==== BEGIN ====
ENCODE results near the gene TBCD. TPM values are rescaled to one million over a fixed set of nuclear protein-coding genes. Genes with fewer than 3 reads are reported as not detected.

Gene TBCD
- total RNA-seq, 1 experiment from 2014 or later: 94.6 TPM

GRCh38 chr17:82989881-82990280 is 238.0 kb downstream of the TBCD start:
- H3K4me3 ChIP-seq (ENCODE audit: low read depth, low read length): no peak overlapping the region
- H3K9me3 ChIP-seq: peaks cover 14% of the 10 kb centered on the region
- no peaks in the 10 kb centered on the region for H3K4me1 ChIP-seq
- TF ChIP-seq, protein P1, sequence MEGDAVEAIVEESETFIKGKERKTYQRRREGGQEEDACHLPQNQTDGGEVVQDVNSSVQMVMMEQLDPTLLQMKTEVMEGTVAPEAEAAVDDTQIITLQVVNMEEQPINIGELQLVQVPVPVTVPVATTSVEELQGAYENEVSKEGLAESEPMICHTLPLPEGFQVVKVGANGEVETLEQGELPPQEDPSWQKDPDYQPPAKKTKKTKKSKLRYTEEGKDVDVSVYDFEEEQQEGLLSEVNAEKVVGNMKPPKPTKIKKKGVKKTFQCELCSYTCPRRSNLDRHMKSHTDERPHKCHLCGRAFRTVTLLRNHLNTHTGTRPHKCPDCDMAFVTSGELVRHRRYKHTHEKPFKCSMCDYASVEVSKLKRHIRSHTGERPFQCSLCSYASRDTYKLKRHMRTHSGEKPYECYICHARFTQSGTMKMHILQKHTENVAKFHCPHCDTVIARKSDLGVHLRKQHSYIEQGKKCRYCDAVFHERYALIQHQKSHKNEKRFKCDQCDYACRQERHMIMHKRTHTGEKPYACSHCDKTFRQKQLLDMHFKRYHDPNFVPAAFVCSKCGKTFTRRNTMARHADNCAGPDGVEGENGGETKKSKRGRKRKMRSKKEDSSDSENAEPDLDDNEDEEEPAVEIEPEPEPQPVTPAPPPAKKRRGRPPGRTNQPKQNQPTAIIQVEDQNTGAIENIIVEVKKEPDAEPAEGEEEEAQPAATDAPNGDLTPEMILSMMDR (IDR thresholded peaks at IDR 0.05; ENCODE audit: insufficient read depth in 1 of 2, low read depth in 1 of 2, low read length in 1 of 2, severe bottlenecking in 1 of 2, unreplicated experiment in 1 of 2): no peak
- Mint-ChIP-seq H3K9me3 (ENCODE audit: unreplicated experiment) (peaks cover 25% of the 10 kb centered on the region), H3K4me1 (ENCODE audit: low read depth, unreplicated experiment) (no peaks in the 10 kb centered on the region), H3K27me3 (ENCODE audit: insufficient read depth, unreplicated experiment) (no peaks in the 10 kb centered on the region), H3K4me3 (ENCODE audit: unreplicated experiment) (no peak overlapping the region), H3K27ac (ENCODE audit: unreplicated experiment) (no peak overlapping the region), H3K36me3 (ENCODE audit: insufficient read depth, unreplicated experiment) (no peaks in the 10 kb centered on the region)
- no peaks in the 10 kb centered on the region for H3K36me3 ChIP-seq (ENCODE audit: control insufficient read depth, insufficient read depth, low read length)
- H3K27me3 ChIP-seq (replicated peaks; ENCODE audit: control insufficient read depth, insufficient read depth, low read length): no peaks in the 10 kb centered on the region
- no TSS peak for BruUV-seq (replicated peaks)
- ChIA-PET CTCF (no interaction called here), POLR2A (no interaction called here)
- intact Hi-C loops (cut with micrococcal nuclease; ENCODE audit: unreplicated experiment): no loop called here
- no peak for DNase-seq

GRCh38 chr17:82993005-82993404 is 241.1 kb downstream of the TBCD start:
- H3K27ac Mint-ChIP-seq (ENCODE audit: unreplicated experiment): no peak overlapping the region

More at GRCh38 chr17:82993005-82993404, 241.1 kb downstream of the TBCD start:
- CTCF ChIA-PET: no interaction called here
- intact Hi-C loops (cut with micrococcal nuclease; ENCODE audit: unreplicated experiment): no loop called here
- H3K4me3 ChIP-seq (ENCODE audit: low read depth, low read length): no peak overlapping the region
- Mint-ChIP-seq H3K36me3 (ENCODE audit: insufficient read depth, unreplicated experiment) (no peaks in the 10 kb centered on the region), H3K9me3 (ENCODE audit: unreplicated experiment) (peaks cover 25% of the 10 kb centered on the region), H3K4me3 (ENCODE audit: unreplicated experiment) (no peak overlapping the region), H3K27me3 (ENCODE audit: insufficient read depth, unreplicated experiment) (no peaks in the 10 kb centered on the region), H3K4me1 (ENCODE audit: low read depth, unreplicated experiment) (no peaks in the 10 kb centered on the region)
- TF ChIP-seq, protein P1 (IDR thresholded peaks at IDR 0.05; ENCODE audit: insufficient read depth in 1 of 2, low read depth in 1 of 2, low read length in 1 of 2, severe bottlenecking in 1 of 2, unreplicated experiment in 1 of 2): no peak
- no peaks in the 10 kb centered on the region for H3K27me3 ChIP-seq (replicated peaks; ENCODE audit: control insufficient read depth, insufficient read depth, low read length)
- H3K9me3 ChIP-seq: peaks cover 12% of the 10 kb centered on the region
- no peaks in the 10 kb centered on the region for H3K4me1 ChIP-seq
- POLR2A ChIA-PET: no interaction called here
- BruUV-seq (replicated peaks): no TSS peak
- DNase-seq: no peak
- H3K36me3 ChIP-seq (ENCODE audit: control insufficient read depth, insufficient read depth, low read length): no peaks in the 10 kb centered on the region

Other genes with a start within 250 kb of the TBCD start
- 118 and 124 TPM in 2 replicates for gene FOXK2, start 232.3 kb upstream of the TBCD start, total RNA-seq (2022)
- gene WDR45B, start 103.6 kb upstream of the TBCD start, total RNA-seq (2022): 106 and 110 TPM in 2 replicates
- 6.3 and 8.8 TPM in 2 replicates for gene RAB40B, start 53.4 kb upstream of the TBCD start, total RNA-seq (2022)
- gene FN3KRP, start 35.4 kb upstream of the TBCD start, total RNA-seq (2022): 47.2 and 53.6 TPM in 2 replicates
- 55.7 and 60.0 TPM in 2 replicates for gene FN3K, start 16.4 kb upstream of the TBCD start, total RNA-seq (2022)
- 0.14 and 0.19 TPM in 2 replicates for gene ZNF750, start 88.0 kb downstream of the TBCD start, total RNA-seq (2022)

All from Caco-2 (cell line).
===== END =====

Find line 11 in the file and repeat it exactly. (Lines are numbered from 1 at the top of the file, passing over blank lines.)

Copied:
- H3K27me3 ChIP-seq (replicated peaks; ENCODE audit: control insufficient read depth, insufficient read depth, low read length): no peaks in the 10 kb centered on the region